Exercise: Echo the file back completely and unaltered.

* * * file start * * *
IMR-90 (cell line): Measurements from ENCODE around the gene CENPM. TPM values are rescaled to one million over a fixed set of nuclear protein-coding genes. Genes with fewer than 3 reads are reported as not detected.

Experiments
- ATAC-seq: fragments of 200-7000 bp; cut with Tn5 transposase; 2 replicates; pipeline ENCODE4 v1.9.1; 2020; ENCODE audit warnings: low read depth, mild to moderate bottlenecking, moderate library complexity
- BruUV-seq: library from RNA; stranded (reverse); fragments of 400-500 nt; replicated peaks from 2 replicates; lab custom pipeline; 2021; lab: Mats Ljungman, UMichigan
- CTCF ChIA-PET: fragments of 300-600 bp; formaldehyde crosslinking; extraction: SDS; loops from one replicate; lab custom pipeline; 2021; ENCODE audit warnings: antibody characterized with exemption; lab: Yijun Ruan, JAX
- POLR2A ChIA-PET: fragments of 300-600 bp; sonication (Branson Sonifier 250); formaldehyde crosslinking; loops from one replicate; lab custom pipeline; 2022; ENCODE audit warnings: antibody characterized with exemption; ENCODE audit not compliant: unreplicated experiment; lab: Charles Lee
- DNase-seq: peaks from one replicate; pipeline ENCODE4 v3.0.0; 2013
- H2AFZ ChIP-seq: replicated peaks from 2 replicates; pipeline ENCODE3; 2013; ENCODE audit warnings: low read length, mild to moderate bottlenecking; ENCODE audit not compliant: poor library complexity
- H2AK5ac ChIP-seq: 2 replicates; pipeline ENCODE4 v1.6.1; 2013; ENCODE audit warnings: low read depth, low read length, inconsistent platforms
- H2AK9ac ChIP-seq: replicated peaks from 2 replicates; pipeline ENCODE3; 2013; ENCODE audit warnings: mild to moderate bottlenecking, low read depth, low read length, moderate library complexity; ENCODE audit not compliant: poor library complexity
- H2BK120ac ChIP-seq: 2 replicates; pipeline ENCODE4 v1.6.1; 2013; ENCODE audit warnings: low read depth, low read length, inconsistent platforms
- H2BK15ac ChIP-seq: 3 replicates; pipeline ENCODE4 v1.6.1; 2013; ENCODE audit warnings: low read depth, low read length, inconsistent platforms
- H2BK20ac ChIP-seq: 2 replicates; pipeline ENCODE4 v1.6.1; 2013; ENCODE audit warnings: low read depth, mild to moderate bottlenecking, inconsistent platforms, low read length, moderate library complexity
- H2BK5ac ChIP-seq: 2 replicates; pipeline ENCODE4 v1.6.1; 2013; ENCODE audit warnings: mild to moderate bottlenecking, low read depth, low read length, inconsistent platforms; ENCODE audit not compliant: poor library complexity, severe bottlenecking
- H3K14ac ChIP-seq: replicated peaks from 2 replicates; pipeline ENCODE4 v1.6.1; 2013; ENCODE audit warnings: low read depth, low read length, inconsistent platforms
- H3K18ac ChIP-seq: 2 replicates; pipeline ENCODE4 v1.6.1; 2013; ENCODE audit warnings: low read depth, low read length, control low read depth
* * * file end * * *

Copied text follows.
IMR-90 (cell line): Measurements from ENCODE around the gene CENPM. TPM values are rescaled to one million over a fixed set of nuclear protein-coding genes. Genes with fewer than 3 reads are reported as not detected.

Experiments
- ATAC-seq: fragments of 200-7000 bp; cut with Tn5 transposase; 2 replicates; pipeline ENCODE4 v1.9.1; 2020; ENCODE audit warnings: low read depth, mild to moderate bottlenecking, moderate library complexity
- BruUV-seq: library from RNA; stranded (reverse); fragments of 400-500 nt; replicated peaks from 2 replicates; lab custom pipeline; 2021; lab: Mats Ljungman, UMichigan
- CTCF ChIA-PET: fragments of 300-600 bp; formaldehyde crosslinking; extraction: SDS; loops from one replicate; lab custom pipeline; 2021; ENCODE audit warnings: antibody characterized with exemption; lab: Yijun Ruan, JAX
- POLR2A ChIA-PET: fragments of 300-600 bp; sonication (Branson Sonifier 250); formaldehyde crosslinking; loops from one replicate; lab custom pipeline; 2022; ENCODE audit warnings: antibody characterized with exemption; ENCODE audit not compliant: unreplicated experiment; lab: Charles Lee
- DNase-seq: peaks from one replicate; pipeline ENCODE4 v3.0.0; 2013
- H2AFZ ChIP-seq: replicated peaks from 2 replicates; pipeline ENCODE3; 2013; ENCODE audit warnings: low read length, mild to moderate bottlenecking; ENCODE audit not compliant: poor library complexity
- H2AK5ac ChIP-seq: 2 replicates; pipeline ENCODE4 v1.6.1; 2013; ENCODE audit warnings: low read depth, low read length, inconsistent platforms
- H2AK9ac ChIP-seq: replicated peaks from 2 replicates; pipeline ENCODE3; 2013; ENCODE audit warnings: mild to moderate bottlenecking, low read depth, low read length, moderate library complexity; ENCODE audit not compliant: poor library complexity
- H2BK120ac ChIP-seq: 2 replicates; pipeline ENCODE4 v1.6.1; 2013; ENCODE audit warnings: low read depth, low read length, inconsistent platforms
- H2BK15ac ChIP-seq: 3 replicates; pipeline ENCODE4 v1.6.1; 2013; ENCODE audit warnings: low read depth, low read length, inconsistent platforms
- H2BK20ac ChIP-seq: 2 replicates; pipeline ENCODE4 v1.6.1; 2013; ENCODE audit warnings: low read depth, mild to moderate bottlenecking, inconsistent platforms, low read length, moderate library complexity
- H2BK5ac ChIP-seq: 2 replicates; pipeline ENCODE4 v1.6.1; 2013; ENCODE audit warnings: mild to moderate bottlenecking, low read depth, low read length, inconsistent platforms; ENCODE audit not compliant: poor library complexity, severe bottlenecking
- H3K14ac ChIP-seq: replicated peaks from 2 replicates; pipeline ENCODE4 v1.6.1; 2013; ENCODE audit warnings: low read depth, low read length, inconsistent platforms
- H3K18ac ChIP-seq: 2 replicates; pipeline ENCODE4 v1.6.1; 2013; ENCODE audit warnings: low read depth, low read length, control low read depth